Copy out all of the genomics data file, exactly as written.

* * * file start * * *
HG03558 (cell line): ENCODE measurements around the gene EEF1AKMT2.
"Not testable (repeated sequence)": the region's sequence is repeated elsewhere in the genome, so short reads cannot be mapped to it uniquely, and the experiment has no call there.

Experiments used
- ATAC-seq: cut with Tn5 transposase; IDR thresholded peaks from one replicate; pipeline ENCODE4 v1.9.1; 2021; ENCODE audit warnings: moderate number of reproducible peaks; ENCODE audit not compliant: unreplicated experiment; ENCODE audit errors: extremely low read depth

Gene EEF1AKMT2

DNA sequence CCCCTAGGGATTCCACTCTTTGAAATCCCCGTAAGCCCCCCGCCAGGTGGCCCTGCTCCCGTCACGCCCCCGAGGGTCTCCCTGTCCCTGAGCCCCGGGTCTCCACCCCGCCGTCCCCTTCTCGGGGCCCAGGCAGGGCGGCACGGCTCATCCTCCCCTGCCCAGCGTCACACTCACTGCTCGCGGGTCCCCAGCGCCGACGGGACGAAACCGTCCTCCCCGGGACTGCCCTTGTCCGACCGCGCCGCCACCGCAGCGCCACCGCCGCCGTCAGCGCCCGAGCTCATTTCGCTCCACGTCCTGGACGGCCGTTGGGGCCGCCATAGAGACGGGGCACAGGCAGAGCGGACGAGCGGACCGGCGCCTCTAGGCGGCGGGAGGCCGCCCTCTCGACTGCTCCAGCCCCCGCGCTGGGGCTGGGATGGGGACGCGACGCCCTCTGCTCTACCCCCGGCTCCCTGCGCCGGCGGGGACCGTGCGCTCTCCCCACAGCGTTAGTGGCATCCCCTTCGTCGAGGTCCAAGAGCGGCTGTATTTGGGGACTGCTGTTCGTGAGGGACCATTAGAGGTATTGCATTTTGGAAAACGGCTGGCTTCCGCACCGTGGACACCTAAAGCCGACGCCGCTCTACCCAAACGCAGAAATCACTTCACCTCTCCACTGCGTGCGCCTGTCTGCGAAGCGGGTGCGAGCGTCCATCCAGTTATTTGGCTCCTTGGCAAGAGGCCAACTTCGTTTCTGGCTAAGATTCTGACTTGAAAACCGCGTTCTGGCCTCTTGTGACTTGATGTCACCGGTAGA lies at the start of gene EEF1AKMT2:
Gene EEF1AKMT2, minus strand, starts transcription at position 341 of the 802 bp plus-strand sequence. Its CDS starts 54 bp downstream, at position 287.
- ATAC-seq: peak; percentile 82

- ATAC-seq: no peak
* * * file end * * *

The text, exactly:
HG03558 (cell line): ENCODE measurements around the gene EEF1AKMT2.
"Not testable (repeated sequence)": the region's sequence is repeated elsewhere in the genome, so short reads cannot be mapped to it uniquely, and the experiment has no call there.

Experiments used
- ATAC-seq: cut with Tn5 transposase; IDR thresholded peaks from one replicate; pipeline ENCODE4 v1.9.1; 2021; ENCODE audit warnings: moderate number of reproducible peaks; ENCODE audit not compliant: unreplicated experiment; ENCODE audit errors: extremely low read depth

Gene EEF1AKMT2

DNA sequence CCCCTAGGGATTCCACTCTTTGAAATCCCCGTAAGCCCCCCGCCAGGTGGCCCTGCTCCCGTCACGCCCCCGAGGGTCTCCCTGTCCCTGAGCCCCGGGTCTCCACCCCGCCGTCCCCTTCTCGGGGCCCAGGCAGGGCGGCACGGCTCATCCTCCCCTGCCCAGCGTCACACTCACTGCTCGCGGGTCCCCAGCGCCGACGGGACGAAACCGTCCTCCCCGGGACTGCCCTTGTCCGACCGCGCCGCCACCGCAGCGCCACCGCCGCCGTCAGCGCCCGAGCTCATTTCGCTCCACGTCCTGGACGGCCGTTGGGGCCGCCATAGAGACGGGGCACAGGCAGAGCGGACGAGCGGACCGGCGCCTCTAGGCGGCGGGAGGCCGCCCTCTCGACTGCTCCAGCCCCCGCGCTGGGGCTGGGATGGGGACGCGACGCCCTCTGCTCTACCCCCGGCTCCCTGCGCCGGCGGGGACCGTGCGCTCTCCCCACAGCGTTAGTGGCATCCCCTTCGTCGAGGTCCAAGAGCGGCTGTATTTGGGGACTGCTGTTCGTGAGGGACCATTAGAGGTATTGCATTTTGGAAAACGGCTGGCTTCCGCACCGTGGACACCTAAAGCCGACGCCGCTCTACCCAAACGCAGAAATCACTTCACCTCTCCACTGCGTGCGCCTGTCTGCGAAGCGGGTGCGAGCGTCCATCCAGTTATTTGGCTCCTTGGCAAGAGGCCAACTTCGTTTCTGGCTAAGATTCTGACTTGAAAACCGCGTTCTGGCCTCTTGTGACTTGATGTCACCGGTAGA lies at the start of gene EEF1AKMT2:
Gene EEF1AKMT2, minus strand, starts transcription at position 341 of the 802 bp plus-strand sequence. Its CDS starts 54 bp downstream, at position 287.
- ATAC-seq: peak; percentile 82

- ATAC-seq: no peak